The 7 Ugly Truths About Facebook | The Exchange – Yahoo! Finance.
Zuckerberg Facebook Collapse Crash and Burn
More proof that the Ship is Sinking fast.
1. It has a problem with fake accounts
ccording to a regulatory filing released earlier this week, Facebook itself estimates that as many as 8.7 percent of its 955 million worldwide active accounts are in fact duplicates or fakes, accounting for some 83 million “users.
“These estimates are based on an internal review of a limited sample of accounts,” the company said in its SEC filing, “and we apply significant judgment in making this determination, such as identifying names that appear to be fake or other behavior that appears inauthentic to the reviewers.”
2. Bots may be gaming its advertising
A startup called Limited Run has stopped advertising on Facebook and recently went public about its experiences with the company, saying that as many as 80 percent of the clicks it received on its Facebook ads appeared to be from “bots” (web robots) and not real people. The allegation implies that Facebook is juicing its click rate to overcharge its advertising clients and give the appearance of increased traffic.
3. Its revenues aren’t that great
Despite all outward appearances (the 955 million users, the splashy IPO, the globetrotting CEO), Facebook isn’t exactly raking in the cash when compared to other Internet firms. In fact, PaidContentrecently released
a list of 10 Web companies that are doing better than Facebook in the revenue department.
4. Its stock price won’t stop falling
Facebook’s IPO was priced at $38 a share on May 17 and has pretty much sunk like a stone ever since, recently slipping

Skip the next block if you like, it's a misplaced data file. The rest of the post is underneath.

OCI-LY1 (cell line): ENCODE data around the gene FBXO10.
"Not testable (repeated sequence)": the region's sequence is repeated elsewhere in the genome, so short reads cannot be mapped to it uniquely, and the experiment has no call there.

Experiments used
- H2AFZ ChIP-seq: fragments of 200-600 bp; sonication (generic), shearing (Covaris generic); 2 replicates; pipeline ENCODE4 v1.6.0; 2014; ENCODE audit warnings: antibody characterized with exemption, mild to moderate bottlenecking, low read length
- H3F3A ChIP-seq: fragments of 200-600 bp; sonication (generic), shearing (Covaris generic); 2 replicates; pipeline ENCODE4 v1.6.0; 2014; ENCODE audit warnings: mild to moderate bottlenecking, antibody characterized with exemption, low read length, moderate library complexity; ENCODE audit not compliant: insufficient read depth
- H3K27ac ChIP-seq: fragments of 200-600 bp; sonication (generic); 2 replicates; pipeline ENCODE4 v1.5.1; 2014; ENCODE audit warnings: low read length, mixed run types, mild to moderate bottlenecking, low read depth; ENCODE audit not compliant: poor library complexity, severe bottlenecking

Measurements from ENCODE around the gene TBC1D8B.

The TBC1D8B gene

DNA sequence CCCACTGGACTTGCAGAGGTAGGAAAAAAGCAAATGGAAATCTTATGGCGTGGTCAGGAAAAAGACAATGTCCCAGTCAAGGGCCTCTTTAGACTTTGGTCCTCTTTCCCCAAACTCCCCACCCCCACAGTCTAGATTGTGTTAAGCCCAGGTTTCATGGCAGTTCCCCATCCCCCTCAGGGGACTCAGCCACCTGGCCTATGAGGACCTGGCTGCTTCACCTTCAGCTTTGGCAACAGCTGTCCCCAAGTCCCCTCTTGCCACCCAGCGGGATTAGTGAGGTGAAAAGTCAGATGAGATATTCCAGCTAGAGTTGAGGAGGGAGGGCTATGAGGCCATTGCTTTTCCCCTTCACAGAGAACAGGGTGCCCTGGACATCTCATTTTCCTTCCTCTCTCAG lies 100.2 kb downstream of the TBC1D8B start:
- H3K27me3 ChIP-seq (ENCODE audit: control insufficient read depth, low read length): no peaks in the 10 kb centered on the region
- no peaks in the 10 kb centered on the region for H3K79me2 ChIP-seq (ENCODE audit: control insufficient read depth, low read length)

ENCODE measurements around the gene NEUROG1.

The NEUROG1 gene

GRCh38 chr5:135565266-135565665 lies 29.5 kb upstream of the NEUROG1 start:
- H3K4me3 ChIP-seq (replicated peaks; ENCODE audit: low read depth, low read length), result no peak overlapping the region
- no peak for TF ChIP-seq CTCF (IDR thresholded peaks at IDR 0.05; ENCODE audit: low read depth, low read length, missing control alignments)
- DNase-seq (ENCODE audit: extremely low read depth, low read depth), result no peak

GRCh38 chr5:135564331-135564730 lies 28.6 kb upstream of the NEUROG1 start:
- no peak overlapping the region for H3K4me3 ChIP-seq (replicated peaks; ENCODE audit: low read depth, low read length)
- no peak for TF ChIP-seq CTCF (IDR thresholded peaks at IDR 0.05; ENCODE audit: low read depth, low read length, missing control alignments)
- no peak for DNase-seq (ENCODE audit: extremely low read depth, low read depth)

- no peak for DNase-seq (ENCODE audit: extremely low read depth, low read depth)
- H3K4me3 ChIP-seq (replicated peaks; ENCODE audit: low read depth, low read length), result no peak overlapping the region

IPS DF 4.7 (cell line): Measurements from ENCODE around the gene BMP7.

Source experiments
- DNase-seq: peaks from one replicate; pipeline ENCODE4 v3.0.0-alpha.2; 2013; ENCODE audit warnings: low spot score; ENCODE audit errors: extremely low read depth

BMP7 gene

under $20 a share for the first time, a 45 percent drop. What happened?
5. Executives are leaving
As happens just about any time a startup goes public — early employees stick around through the IPO, cash out and then move on to new things. At Facebook, however, several high-profile recent defections
have raised questions about the company’s leadership and its prospects going forward.
6. Its reputation is suffering
It seems like a lifetime ago that Facebook was the hot, new startup that engineers were begging to work at (even competing in coding competitions to earn coveted internship spots, if 2010 film “The Social Network” is to be believed). But that glitter has faded post-IPO and, although Facebook remains a force in Silicon Valley hiring, it is starting to run into opposition for the first time in its brief history.
7. Insiders are selling their stock
More than a few Facebook insiders dumped their stock
on the IPO, making millions in the process. That fact alone was not surprising; many of these folks had been waiting for years to cash in on their investments.
But when an IPO goes as badly as Facebook’s did, having a group of investors and senior executives sell their stock at or near the peak price does tend to discourage other buyers. Overall, Facebook’s insiders sold $9.8 billion worth of stock at the IPO, accounting for some 241 million shares, with CEO Mark Zuckerberg taking home a cool $1.14 billion and early Facebook investors Accel Partners selling 57.7 million shares for $2.1 billion.